There are still potentially hundreds of thousands of people who have not made compensation claims for payment protection insurance (PPI) who may be entitled to do so.
Many people are put off by what they see as the difficulty of putting together a claim and because they may be missing documents to use as evidence.
However, banks have recently agreed to simplify the process of making a claim after coming under pressure from the government and consumer groups such as Which? and MoneySavingExpert.com who together have launched a campaign to try and “demystify” the process and encourage individuals to make their own claim rather than relying on claims management companies who take up to 25 per cent of the compensation.
Which? and MoneySavingExpert.com
The investigation by the two groups found that there was a “significant variation” in the amount and quality of PPI information available from providers.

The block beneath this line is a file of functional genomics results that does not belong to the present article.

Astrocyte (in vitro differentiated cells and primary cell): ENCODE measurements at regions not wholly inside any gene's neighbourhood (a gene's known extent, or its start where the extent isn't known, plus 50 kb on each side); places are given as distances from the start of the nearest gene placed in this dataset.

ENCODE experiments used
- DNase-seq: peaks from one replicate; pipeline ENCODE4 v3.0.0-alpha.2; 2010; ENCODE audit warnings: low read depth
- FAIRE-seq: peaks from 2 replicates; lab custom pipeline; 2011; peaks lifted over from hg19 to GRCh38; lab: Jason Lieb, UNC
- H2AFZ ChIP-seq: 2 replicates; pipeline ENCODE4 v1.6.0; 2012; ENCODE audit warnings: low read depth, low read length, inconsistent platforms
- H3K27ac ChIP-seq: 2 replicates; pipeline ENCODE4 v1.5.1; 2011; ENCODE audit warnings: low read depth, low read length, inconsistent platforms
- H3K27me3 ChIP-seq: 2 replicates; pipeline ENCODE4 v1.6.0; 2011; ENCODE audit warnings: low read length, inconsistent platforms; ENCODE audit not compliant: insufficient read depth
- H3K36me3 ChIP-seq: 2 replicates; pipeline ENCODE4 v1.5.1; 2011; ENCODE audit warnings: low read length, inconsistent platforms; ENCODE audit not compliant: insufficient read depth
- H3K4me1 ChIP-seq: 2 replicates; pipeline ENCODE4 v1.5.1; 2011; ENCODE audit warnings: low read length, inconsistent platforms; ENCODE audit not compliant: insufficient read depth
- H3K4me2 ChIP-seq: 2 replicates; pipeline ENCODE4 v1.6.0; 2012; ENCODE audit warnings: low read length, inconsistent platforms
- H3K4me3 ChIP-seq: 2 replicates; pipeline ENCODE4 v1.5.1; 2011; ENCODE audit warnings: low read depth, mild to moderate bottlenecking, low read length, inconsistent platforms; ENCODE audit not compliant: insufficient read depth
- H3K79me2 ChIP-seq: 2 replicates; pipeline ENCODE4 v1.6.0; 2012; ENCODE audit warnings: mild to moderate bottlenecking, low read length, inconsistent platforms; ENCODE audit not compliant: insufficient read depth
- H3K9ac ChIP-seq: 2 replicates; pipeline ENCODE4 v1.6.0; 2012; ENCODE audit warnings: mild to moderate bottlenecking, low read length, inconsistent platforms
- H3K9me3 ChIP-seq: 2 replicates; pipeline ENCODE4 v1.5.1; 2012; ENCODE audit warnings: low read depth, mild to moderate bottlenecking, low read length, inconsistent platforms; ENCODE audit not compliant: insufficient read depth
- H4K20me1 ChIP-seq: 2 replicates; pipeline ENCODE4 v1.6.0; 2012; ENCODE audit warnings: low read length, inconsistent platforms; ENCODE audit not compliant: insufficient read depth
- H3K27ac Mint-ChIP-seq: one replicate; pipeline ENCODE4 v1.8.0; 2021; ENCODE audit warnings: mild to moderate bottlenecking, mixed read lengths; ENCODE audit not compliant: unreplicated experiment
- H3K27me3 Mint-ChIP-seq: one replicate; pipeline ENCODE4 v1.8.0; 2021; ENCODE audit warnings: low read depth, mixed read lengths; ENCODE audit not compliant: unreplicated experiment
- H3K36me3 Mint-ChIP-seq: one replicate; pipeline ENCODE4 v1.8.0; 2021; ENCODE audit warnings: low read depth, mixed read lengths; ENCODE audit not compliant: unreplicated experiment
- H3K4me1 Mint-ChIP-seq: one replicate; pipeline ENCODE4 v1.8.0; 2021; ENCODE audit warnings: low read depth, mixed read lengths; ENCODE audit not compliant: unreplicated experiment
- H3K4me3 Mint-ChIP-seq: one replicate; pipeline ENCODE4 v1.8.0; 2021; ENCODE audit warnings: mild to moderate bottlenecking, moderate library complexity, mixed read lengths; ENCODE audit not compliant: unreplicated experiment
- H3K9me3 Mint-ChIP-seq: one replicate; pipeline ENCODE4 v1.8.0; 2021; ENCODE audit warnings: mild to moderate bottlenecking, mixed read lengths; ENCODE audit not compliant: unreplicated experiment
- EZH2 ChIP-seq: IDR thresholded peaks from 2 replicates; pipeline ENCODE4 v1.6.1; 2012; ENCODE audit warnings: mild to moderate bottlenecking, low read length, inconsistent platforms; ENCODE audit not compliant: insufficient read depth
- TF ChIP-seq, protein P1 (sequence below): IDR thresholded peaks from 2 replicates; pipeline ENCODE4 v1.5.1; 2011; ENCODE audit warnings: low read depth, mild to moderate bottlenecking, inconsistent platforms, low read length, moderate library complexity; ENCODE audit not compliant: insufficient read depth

They claim that of the £10 billion now set aside by the banks for PPI compensation only £3.5 billion has been repaid to customers.
Which? and MoneySavingExpert.com have put pressure on the government to provide better regulation of claims management companies (CMC’s).
Martin Lewis from Moneysavingexpert.com said: “PPI reclaiming is big money for many and so people are naturally intimidated by the process and worried by small things.
Sadly many unnecessarily pay thousands in claims management fees, when a simple question like 'was this insurance definitely PPI?' stumps them.
“That's why the banks need to make it easier and simpler for people to claim directly from them, providing their records more easily, and clarifying basic questions.”
The PPI saga came after many banks and financial services providers sold PPI alongside credit cards and loans. In many cases consumers were mis-sold these products and they would have been invalid if they had tried to use them.
The latest set of financial statements from many of the main protagonists, such as the Royal Bank of Scotland (RBS), Barclays and Lloyds, show that with extra provisions the total set aside to pay in PPI compensation is set to breach £10 billion.
The rise of CMC’s
The huge sums involved have spawned an industry of CMC’s who promise to get individuals compensation with ease. However, some companies are making false claims, adding to the cost for the banks involved, which are likely to be recouped at the consumers expense.